“If anyone wants to understand the development of theology then they need to understand where it came from, each step along the way,” Wilhite said. “For example, Tertullian, who I work on, is the first person to use the word ‘trinity.’ He coins the Latin word trinitas. Most of our King James, theological language is sort of an Anglicized version of Tertullian’s Latin. Tertullian is the first Christian to write in Latin, so he had to figure out a whole new vocabulary. When we use words like justification, that’s from Tertullian’s language. We need to look at what he meant by that as opposed to, centuries later, when we’ve imposed a lot of extra meanings. Anybody who wants to study what Christians believe needs to understand how we came to believe these things.”
Wilhite also emphasizes how his research influences his own ministry as a pastor — he currently serves as the interim preacher at First Baptist Taylor. The perspectives and experiences of ancient Christians, whose original writings he reads and studies, help to guide his own spiritual formation.
“The ancient Christians saw the whole Christian life through the lens of martyrdom. 'We know we signed up to die. We signed up to take up our cross, and we literally might be marched into the Colosseum someday.' That kind of commitment level is different than that of a Christian today, and it impacts the way I think about Christianity”
These are just two illustrations of the prolific work of the Truett faculty as they maintain their expertise in various theological disciplines in service to their students and the Church. Outside of individual faculty projects, a number of new initiatives are significantly bolstering the research activities of Truett Seminary.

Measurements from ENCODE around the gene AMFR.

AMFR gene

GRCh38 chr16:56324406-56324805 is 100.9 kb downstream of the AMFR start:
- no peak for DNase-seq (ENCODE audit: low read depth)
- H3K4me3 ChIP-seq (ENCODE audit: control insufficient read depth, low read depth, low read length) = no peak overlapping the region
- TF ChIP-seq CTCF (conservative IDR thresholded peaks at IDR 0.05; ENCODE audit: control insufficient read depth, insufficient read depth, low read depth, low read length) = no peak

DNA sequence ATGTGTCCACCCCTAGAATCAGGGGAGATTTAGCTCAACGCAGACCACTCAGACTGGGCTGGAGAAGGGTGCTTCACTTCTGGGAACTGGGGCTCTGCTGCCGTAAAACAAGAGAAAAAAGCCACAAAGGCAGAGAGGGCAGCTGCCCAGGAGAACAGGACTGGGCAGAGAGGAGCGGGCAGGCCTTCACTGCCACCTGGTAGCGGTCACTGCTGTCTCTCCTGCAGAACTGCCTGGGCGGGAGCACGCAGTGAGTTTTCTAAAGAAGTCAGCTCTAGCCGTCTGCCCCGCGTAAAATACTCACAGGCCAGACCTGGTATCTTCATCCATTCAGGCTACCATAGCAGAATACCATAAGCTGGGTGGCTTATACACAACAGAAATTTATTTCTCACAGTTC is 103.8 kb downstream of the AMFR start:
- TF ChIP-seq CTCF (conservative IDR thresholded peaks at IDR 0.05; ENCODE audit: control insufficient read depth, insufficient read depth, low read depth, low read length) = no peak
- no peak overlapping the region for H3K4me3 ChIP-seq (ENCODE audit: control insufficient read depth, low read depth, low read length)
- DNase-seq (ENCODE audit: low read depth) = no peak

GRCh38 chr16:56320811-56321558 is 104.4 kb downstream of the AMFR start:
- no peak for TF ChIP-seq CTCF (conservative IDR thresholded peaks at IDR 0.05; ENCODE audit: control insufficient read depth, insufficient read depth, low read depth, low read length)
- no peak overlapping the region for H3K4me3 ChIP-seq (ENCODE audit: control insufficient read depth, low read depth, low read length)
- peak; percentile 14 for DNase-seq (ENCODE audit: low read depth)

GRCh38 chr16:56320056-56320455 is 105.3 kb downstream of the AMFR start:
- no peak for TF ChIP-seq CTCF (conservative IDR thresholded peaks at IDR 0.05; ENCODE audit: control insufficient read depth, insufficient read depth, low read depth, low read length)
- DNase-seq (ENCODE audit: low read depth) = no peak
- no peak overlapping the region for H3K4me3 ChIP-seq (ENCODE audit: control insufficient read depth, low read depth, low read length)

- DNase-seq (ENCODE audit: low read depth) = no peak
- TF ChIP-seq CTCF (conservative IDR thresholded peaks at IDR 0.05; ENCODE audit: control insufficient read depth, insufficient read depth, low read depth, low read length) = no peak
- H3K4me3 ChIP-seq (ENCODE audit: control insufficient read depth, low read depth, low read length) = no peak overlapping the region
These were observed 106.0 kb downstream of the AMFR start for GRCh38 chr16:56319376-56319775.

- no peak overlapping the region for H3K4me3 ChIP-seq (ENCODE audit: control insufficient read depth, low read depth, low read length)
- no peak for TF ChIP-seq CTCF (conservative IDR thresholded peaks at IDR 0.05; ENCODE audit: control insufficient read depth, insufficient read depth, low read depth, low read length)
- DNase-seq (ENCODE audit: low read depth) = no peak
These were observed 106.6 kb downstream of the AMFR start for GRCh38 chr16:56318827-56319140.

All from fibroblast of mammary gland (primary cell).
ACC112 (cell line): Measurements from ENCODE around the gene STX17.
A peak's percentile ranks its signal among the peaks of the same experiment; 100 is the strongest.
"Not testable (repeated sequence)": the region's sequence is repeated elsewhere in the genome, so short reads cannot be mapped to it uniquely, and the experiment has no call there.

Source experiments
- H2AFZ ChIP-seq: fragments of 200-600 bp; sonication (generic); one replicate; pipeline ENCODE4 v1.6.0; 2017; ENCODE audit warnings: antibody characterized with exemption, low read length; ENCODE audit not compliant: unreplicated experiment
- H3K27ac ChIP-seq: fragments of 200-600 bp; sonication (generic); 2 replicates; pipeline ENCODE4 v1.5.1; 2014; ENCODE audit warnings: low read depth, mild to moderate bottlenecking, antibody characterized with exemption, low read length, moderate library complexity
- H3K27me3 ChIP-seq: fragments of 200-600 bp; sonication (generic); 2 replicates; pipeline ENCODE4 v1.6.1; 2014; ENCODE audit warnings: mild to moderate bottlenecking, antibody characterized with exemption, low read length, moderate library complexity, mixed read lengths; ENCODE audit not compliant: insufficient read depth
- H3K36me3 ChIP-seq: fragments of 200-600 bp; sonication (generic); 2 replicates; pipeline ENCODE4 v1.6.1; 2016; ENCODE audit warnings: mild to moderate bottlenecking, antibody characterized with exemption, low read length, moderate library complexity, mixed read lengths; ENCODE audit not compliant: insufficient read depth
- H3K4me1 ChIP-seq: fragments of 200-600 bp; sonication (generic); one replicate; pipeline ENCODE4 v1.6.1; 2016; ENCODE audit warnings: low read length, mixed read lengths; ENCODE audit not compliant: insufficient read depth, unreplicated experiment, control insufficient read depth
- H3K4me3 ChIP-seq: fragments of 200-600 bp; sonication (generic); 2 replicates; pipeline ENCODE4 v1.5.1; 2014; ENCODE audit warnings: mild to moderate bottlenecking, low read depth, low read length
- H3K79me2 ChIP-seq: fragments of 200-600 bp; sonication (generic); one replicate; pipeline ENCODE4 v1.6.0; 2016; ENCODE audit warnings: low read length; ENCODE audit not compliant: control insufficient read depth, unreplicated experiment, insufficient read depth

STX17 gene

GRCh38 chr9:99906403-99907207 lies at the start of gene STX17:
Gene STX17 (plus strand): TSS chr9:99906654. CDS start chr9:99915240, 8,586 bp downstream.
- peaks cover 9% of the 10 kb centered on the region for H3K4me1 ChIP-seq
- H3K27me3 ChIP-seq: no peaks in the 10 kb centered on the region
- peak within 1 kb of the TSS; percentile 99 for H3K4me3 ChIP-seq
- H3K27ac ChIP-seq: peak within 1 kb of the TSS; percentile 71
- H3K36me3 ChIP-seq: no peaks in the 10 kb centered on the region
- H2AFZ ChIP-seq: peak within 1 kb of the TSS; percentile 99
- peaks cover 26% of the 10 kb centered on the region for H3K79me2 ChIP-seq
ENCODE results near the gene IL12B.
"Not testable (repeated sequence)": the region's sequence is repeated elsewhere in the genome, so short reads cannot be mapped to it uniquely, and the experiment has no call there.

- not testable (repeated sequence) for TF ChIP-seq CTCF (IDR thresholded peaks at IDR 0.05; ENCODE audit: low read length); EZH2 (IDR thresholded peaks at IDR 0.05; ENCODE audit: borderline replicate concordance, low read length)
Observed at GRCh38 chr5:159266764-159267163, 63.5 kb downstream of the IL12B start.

For example, the PhD in Preaching — the Seminary’s first research degree — launches this fall with one residential and three distance-learning students. As part of this program, these students will each complete a doctoral dissertation as well as write both for peer-reviewed journals and popular articles to aid the Church. PhD in Preaching candidates seek to become either preaching professors or scholar preachers.
“Scholar preachers are thought leaders in the Church, in the denomination, and in their discipline,” said Dr. Scott M. Gibson, professor of preaching, Holder of the David E. Garland Chair of Preaching, and director of the PhD in Preaching Program. “It is really a helpful way to provide fulfillment for someone who is stimulated intellectually but also has a practical application for the degree. Their studies will have an impact in the life of the local church and beyond.”